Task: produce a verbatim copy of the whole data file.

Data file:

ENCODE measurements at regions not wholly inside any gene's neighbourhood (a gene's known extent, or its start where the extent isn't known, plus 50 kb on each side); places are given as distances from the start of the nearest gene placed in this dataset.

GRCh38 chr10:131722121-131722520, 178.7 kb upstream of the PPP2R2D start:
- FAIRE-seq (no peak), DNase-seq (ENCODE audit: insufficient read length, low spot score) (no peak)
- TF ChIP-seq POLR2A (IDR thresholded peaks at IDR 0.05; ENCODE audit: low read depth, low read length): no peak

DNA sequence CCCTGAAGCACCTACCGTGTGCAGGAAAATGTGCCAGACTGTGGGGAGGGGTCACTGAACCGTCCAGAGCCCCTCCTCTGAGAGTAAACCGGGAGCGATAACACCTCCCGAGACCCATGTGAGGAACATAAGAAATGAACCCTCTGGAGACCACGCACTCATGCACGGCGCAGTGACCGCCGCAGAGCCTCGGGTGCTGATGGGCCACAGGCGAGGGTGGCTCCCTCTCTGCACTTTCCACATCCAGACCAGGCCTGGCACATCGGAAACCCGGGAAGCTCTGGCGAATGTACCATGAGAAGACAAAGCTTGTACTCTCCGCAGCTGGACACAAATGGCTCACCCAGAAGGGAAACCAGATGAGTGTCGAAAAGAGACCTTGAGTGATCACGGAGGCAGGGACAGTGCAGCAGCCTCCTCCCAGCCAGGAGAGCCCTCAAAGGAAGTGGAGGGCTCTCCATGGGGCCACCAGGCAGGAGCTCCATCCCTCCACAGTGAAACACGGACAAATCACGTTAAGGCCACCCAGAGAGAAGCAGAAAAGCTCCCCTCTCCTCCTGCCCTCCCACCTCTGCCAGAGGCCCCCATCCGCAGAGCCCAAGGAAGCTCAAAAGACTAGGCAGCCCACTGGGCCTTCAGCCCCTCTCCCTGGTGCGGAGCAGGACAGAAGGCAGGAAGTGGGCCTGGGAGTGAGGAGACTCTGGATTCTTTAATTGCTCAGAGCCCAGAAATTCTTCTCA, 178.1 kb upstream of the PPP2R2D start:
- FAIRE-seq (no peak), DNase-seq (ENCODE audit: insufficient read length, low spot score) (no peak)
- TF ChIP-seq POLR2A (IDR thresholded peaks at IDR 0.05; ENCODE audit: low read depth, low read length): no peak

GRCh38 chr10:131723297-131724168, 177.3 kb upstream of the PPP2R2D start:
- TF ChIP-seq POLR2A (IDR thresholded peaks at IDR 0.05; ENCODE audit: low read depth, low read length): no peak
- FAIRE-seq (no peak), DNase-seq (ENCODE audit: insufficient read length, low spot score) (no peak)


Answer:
ENCODE measurements at regions not wholly inside any gene's neighbourhood (a gene's known extent, or its start where the extent isn't known, plus 50 kb on each side); places are given as distances from the start of the nearest gene placed in this dataset.

GRCh38 chr10:131722121-131722520, 178.7 kb upstream of the PPP2R2D start:
- FAIRE-seq (no peak), DNase-seq (ENCODE audit: insufficient read length, low spot score) (no peak)
- TF ChIP-seq POLR2A (IDR thresholded peaks at IDR 0.05; ENCODE audit: low read depth, low read length): no peak

DNA sequence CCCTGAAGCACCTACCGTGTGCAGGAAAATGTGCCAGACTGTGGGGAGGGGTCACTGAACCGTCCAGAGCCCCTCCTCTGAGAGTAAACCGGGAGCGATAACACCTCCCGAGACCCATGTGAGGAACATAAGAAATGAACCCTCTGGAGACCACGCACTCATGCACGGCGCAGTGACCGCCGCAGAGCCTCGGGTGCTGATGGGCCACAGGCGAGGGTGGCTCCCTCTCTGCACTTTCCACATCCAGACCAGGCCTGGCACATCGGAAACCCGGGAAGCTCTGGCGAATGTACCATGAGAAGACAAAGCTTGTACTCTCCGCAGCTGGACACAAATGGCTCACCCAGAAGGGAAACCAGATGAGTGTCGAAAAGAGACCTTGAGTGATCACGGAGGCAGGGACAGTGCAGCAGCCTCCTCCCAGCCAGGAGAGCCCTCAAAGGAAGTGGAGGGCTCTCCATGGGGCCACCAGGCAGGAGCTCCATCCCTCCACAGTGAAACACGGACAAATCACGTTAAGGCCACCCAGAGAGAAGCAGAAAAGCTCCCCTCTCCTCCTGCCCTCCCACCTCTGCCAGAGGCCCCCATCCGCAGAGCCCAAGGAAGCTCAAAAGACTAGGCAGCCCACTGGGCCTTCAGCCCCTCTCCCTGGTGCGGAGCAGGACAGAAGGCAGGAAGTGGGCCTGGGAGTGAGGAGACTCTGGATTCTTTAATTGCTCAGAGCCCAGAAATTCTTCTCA, 178.1 kb upstream of the PPP2R2D start:
- FAIRE-seq (no peak), DNase-seq (ENCODE audit: insufficient read length, low spot score) (no peak)
- TF ChIP-seq POLR2A (IDR thresholded peaks at IDR 0.05; ENCODE audit: low read depth, low read length): no peak

GRCh38 chr10:131723297-131724168, 177.3 kb upstream of the PPP2R2D start:
- TF ChIP-seq POLR2A (IDR thresholded peaks at IDR 0.05; ENCODE audit: low read depth, low read length): no peak
- FAIRE-seq (no peak), DNase-seq (ENCODE audit: insufficient read length, low spot score) (no peak)